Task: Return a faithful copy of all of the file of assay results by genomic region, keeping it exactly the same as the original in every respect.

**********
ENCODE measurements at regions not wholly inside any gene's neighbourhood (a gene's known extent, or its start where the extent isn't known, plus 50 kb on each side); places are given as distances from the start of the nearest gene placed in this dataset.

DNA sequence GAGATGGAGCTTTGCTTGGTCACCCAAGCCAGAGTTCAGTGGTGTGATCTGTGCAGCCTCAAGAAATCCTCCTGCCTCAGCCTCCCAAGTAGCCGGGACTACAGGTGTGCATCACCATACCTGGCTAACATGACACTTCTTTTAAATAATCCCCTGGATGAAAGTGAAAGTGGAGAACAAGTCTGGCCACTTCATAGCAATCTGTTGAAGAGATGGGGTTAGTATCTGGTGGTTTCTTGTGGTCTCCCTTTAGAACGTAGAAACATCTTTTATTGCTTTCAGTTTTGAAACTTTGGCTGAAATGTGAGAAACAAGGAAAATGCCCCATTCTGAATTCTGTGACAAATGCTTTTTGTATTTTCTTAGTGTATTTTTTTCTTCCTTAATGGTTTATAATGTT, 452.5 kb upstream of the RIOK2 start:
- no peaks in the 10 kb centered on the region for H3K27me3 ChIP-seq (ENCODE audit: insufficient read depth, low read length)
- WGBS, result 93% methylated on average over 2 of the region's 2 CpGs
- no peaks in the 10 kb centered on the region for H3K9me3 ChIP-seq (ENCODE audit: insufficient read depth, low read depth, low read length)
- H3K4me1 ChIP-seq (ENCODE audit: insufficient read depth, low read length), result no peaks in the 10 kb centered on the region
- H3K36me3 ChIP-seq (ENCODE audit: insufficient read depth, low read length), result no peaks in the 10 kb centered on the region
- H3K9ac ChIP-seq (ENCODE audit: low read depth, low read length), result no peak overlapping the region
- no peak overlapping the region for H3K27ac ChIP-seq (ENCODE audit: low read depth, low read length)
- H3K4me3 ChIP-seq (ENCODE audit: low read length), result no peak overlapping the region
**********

ENCODE measurements at regions not wholly inside any gene's neighbourhood (a gene's known extent, or its start where the extent isn't known, plus 50 kb on each side); places are given as distances from the start of the nearest gene placed in this dataset.

DNA sequence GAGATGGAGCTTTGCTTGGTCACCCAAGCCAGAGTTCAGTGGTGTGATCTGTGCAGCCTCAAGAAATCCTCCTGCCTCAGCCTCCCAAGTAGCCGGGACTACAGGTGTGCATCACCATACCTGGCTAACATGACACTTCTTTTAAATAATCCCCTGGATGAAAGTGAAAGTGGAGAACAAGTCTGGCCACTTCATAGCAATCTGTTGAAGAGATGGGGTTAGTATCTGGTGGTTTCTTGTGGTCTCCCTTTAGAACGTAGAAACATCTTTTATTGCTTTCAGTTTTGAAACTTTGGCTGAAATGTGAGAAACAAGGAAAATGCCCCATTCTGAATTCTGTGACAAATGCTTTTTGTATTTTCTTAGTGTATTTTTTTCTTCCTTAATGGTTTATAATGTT, 452.5 kb upstream of the RIOK2 start:
- no peaks in the 10 kb centered on the region for H3K27me3 ChIP-seq (ENCODE audit: insufficient read depth, low read length)
- WGBS, result 93% methylated on average over 2 of the region's 2 CpGs
- no peaks in the 10 kb centered on the region for H3K9me3 ChIP-seq (ENCODE audit: insufficient read depth, low read depth, low read length)
- H3K4me1 ChIP-seq (ENCODE audit: insufficient read depth, low read length), result no peaks in the 10 kb centered on the region
- H3K36me3 ChIP-seq (ENCODE audit: insufficient read depth, low read length), result no peaks in the 10 kb centered on the region
- H3K9ac ChIP-seq (ENCODE audit: low read depth, low read length), result no peak overlapping the region
- no peak overlapping the region for H3K27ac ChIP-seq (ENCODE audit: low read depth, low read length)
- H3K4me3 ChIP-seq (ENCODE audit: low read length), result no peak overlapping the region